Originally posted by Londonsu
    Most of my friends are switching their Boots' EPS Nominations for precisely the same reason as our local branch is rubbish.
    • Flugelhorn
    • By Flugelhorn 20th Mar 17, 9:42 AM
    • 573 Posts
    • 783 Thanks
    Flugelhorn
    I don't doubt that you are correct to say that the GP can't insist on this, but if you're at your GP and they say 'By the way the system is changing and we need you to nominate a pharmacy for your prescription to be sent to' most people would just accept that at being what will happen.
    I'm pleased to hear it's not mandatory as I can imagine our GP 'suggesting' that people use the pharmacy next door to the surgery, and receiving some form of commission from them. I might be wrong of course.
    Originally posted by TELLIT01
    Definitely not allowed to recommend or suggest any pharmacy - occasionally I have to fax a script to a pharmacy in the local town and people don't know which one they want to go to - I can't even suggest one - just rattle off a list of names in a random order
    • dippy3103
    • By dippy3103 20th Mar 17, 9:43 AM
    • 1,639 Posts
    • 2,495 Thanks
    dippy3103
    My prescriptions go electronically to pharmacy. I still have to sign a declaration to say that I have a prepayment card.
    If they are giving you a penalty then you must have signed something to say that you are entitled
    • takman
    • By takman 20th Mar 17, 10:35 AM
    • 2,278 Posts
    • 1,893 Thanks
    takman
    I get my prescriptions delivered (including controlled drugs) via a service called pharmacy2u and they don't need to be signed for, they are simply tracked. Sometimes they just come through the post-box.

    I really don't blame the OP to be honest as the cost of a prescription is so much these days and yes, some people are struggling to afford the medication they need (I feel very very lucky to be able to get all of mine free, on medical based as well as benefit exemption grounds). It doesn't make this right but I can understand why someone would be tempted to try and get away with it under certain circumstances, and fact is that we do not know the full background here. People are very quick to judge.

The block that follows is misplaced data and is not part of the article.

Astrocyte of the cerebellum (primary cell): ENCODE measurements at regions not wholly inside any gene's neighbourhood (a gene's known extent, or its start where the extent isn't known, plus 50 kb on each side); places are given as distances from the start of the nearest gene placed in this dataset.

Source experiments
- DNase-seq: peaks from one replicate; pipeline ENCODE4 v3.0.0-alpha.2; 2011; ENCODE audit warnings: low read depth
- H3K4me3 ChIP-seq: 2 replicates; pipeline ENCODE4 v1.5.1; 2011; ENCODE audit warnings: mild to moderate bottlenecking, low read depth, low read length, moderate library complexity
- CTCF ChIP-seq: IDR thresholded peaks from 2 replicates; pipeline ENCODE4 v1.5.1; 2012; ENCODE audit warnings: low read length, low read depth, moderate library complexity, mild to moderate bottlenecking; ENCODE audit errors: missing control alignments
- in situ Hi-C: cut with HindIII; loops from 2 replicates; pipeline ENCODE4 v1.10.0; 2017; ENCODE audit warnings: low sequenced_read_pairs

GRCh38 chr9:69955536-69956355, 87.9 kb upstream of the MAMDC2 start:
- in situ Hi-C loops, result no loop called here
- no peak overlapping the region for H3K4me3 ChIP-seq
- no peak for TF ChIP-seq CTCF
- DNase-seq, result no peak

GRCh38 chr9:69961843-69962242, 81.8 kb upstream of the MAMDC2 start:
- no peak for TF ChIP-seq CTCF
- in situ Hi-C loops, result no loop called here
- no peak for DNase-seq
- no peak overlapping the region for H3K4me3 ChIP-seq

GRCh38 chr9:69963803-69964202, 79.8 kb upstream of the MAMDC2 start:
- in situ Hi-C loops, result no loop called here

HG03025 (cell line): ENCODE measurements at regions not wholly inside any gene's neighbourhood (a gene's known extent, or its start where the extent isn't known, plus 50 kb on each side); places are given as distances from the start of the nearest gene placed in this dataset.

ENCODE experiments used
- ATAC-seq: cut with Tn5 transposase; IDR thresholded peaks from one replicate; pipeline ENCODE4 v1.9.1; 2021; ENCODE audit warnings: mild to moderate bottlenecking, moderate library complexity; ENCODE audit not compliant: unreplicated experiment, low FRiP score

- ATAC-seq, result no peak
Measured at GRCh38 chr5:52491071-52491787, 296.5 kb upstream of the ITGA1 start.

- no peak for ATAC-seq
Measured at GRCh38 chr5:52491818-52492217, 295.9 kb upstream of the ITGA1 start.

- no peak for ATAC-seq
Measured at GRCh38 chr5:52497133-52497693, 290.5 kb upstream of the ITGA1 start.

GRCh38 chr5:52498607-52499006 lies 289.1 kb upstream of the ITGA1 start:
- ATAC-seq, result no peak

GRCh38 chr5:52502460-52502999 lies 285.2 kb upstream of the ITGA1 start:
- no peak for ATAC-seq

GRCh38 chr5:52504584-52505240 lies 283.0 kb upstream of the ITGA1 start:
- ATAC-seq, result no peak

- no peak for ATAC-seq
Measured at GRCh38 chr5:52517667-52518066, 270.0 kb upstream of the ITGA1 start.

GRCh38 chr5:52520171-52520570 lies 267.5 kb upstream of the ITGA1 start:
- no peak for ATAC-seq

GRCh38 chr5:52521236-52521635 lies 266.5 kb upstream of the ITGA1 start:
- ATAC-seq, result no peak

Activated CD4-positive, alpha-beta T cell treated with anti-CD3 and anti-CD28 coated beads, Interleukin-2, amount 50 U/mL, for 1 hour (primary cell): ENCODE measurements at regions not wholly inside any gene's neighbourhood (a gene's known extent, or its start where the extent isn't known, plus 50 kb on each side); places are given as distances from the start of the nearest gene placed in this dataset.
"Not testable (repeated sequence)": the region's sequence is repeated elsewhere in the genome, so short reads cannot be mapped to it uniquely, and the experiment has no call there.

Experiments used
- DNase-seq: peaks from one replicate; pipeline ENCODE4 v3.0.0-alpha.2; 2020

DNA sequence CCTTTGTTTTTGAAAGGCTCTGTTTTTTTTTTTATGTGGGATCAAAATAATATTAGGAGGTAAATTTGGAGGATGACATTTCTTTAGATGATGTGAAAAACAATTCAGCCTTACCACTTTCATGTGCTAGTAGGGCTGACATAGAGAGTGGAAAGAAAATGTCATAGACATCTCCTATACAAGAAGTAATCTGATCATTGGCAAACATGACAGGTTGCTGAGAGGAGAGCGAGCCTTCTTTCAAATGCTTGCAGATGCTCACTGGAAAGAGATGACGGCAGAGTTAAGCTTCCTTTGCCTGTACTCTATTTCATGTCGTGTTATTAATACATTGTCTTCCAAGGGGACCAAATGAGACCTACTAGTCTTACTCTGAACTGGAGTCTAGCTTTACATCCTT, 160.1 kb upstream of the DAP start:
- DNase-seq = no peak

Originally posted by preciousillusions


    Prescriptions arn't expensive at all, the most that anyone has to ever pay is £2 a week for unlimited items!. When you compare that to the actual cost of medicine your paying on a very small fraction of the actual cost.


    So if someone who has to pay for prescriptions is saying they can't afford £2 a week then they need to sit down and budget properly!. A lot of people spend that on lottery tickets!.
    • dippy3103
    • By dippy3103 20th Mar 17, 11:00 AM
    • 1,639 Posts
    • 2,495 Thanks
    dippy3103
    Prescriptions arn't expensive at all, the most that anyone has to ever pay is £2 a week for unlimited items!. When you compare that to the actual cost of medicine your paying on a very small fraction of the actual cost.


    So if someone who has to pay for prescriptions is saying they can't afford £2 a week then they need to sit down and budget properly!. A lot of people spend that on lottery tickets!.
    Originally posted by takman
    I pay for my pre payment card by direct debit. It's under a tenner a month. I have 6 items on repeat presecription. It's paid for its self over and over .
    • pmduk
    • By pmduk 20th Mar 17, 3:21 PM
    • 7,240 Posts
    • 5,219 Thanks
    pmduk
    If they are giving you a penalty then you must have signed something to say that you are entitled
    Originally posted by dippy3103
    If you reread the OP it was the pharmacy that completed the declaration.
    • Londonsu
    • By Londonsu 20th Mar 17, 7:09 PM
    • 1,280 Posts
    • 2,728 Thanks
    Londonsu
    I don't doubt that you are correct to say that the GP can't insist on this, but if you're at your GP and they say 'By the way the system is changing and we need you to nominate a pharmacy for your prescription to be sent to' most people would just accept that at being what will happen.
    I'm pleased to hear it's not mandatory as I can imagine our GP 'suggesting' that people use the pharmacy next door to the surgery, and receiving some form of commission from them. I might be wrong of course.
    Originally posted by TELLIT01

    This is why they do it and there is actually a scientific reason for it, there is a wide gulf between intention and action, you can invite people to nominate but a lot of people wont bother or put it off even though they would be more than happy to join it, if you tell someone its mandatory and they wont get their next prescription unless they do (even though its a bare faced lie) then people will comply and 90% of them will be happy they have done so (me, I am an awkward madam and will be happy to show them a print out of the rules but then I am in the minority).


    There is actually a whole department dedicated to getting patients to comply for quite a few things, its called the behavioural insight team, they have increased the uptake of the NHS Health Check, just by changing the invite letter its quite fascinating although it didn't work with me
    Last edited by Londonsu; 20-03-2017 at 7:12 PM.